Wytch Hazel sounds like Thin Lizzy as fronted by Pagan Altar’s Terry Jones. Such a combination seems out there but it makes sense when you consider both bands often brought rustic storytelling and subtle folk influence into their respective approaches to hard rock. The formula worked on 2016’s Prelude and it may work even better on Wytch Hazel’s second full-length, II: Sojourn.
The musicianship certainly lives up to the cleanliness promised by the album’s crystal-clear production. That Lizzy influence shines brightest in the guitar work as one can hear the familiar twin setup delivering intricate Celtic harmonies, driving gallops, upbeat shuffles, and rootsy acoustic work. The rhythm section also gets to stand out, particularly whenever those harmonies kick in on songs like the swinging “Save My Life.” The vocals also do a good job of capturing Terry Jones’ wispy character, though the tone is used more for youthful evangelizing than an old man’s ghost stories.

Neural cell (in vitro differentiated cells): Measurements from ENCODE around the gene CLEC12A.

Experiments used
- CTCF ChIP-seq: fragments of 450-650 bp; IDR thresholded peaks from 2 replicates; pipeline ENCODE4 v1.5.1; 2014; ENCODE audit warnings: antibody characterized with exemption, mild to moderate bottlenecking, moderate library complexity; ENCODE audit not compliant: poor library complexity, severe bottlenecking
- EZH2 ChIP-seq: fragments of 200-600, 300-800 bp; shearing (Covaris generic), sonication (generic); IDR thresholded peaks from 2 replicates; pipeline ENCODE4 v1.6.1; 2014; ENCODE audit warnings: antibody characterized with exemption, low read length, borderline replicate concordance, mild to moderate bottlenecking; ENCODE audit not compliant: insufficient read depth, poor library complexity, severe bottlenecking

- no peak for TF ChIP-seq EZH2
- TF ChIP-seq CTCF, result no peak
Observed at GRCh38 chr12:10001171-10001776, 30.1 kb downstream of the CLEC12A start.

It also helps that the songwriting strikes an excellent balance between dynamics and catchiness. This is best demonstrated by the back to back “Still My Fight” and “Wait on the Wind.” Both songs adhere to more or less conventional structures, but the former is a largely fast-paced rocker with a slow bridge that effectively grinds the momentum to a halt while the latter is a subdued ballad that gradually picks up speed at its climax. It’s still somewhat formulaic, but that arguably ensures instant accessibility.
The band also managed to save the best songs for last. “Chorale” brings the album back to life after a more ballad-oriented song sequence, allowing “Slaves of Righteousness” to deliver its gospel in a sweeping fashion and “Victory” to follow it up with another solid swing. “Angel Take Me” makes for a smooth closer and its subtle piano results in the album’s most effective ballad.
Sojourn is a couple basic choruses and a somewhat sluggish middle away from hitting that true classic status, but it is an incredibly enjoyable listen that improves the debut’s formula. The breezy songwriting may make it an easy gateway for casual listeners, but there’s enough variety and care in the arrangement to keep from feeling too shallow. There seems to be a herd of Thin Lizzy soundalikes floating about in recent years, but Wytch Hazel might be the best of the lot.
“Save My Life”
“Still My Fight”
“Slaves of Righteousness”
“Angel Take Me”